Tag Archives: Pharmacy

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Study: Fluoride may decrease liver, kidney function in adolescents

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No one debates the many dental benefits of fluoride. They are widely established and scientifically backed. But in recent years, concerns have been raised regarding the appropriateness of the widespread addition of fluoride to drinking water and salt in North America.

Now, a study published by Mount Sinai researchers in Environment International asserts that fluoride exposure may lead to a reduction in kidney and liver function among adolescents.

The study examined the relationship between fluoride levels in drinking water and blood with kidney and liver health among adolescents. The group of young people was participating in the National Health and Nutrition Examination Survey, a group of studies that assess health and nutritional well-being in the United States.

The findings showed that exposure to fluoride might contribute to changes in kidney and liver function among youth in the United States, where 74% of public water systems add fluoride for dental health benefits. Fluoridated water is the primary source of fluoride exposure in the U.S. The findings also suggest that young people who have poor kidney or liver function may absorb more fluoride in their bodies than their healthy peers.

This subject is important to study because a child’s body excretes only 45% of fluoride in urine via the kidneys, while an adult’s body clears it at a rate of 60%, and the kidneys accumulate more fluoride than any other organ in the body. These facts are courtesy of the study’s first author Ashley J. Malin, Ph.D., postdoctoral fellow in the Department of Environmental Medicine and Public Health at the Icahn School of Medicine at Mount Sinai.

“This study’s findings suggest that there may be potential kidney and liver health concerns to consider when evaluating fluoride use and appropriate levels in public health interventions,” said Dr. Malin. “Prospective studies are needed to examine the impact of chronic low-level fluoride exposure on kidney and liver function in the U.S. population.”

This study’s findings, combined with other previous studies of childhood exposure to higher fluoride levels, show there is a dose-dependent relationship between fluoride and kidney and liver function. The findings, if confirmed in other studies, suggest it may be important to consider children’s kidney and liver health in drafting public health guidelines in the future.

Potential health side effects include renal system damage, liver damage, thyroid dysfunction, bone and tooth disease and impaired ability to metabolize protein.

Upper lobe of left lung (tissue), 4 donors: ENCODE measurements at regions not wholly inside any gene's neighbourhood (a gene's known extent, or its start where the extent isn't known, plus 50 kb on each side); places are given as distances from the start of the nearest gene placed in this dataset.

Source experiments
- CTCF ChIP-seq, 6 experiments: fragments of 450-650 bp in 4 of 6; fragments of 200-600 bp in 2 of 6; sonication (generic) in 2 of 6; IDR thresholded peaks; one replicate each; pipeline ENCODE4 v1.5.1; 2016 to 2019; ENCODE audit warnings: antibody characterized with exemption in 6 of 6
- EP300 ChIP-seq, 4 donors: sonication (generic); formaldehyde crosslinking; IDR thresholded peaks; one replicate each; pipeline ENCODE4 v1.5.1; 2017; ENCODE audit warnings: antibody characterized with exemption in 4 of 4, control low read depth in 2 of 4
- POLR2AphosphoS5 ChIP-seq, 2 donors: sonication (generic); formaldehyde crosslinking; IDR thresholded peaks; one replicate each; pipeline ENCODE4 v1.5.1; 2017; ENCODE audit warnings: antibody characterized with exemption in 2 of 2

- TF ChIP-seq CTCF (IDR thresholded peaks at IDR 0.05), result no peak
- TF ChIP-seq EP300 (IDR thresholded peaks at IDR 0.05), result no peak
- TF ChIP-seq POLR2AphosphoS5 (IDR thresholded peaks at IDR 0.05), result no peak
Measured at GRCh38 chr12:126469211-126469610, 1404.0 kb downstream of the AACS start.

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Viral infections among organ transplant recipients may be influenced by gut microbiome

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A study recently presented at the American Transplant College shows that the gut’s microbiome plays a significant role in whether a transplant recipient will develop a viral infection of not.

“Our results confirm and extend the novel association between the gut microbiome and the development of viral infections from stem cell transplant recipients to solid organ graft recipients,” Dr. John Lee and colleagues wrote in the abstract. “Altogether, these findings support targeting the gut microbiota as a strategy to prevent and/or treat viral infections.”

Dr. Lee works in the division of nephrology and hypertension at Weill Cornell Medicine in New York. His collaborators were infectious disease specialists from the Sloan-Kettering Cancer Center.

“Recent studies suggest that the gut microbiome plays a critical role in protecting its host from infections beyond Clostridium difficile,” Dr. Lee wrote. “Notably, butyrate-producing bacteria may be beneficial to gut health and have recently been associated with lower rates of respiratory tract infections in bone marrow transplant recipients.”

In the study, researchers looked at the relationship between butyrate-producing gut bacteria and the future development of viral infections in kidney recipients. Samples were collected from 115 kidney recipients two weeks following transplantation surgery.

Researchers said they profiled the gut microbiome using 16S rRNA gene-deep sequencing of the V4-V5 hypervariable region. The next step was determining the likelihood of patients with less than 1% relative abundance of butyrate-producers developing one of three very common viral infections within two years of transplantation. The viruses were BK viremia, cytomegalovirus viremia and respiratory tract (RV) infections.

The patients who had a low abundance of butyrate-producers were at significantly increased risk for developing RV infections than those who had a high abundance of butyrate-producers. Of the 115 individuals studied, 23 patients developed RV infections while 22 developed BK viremia and 15 developed CMV viremia; Fifty developed at least one out of the three.

The study results indicate the need to monitor the risk of infection closely in both solid organ transplant recipients and stem cell recipients, researchers say.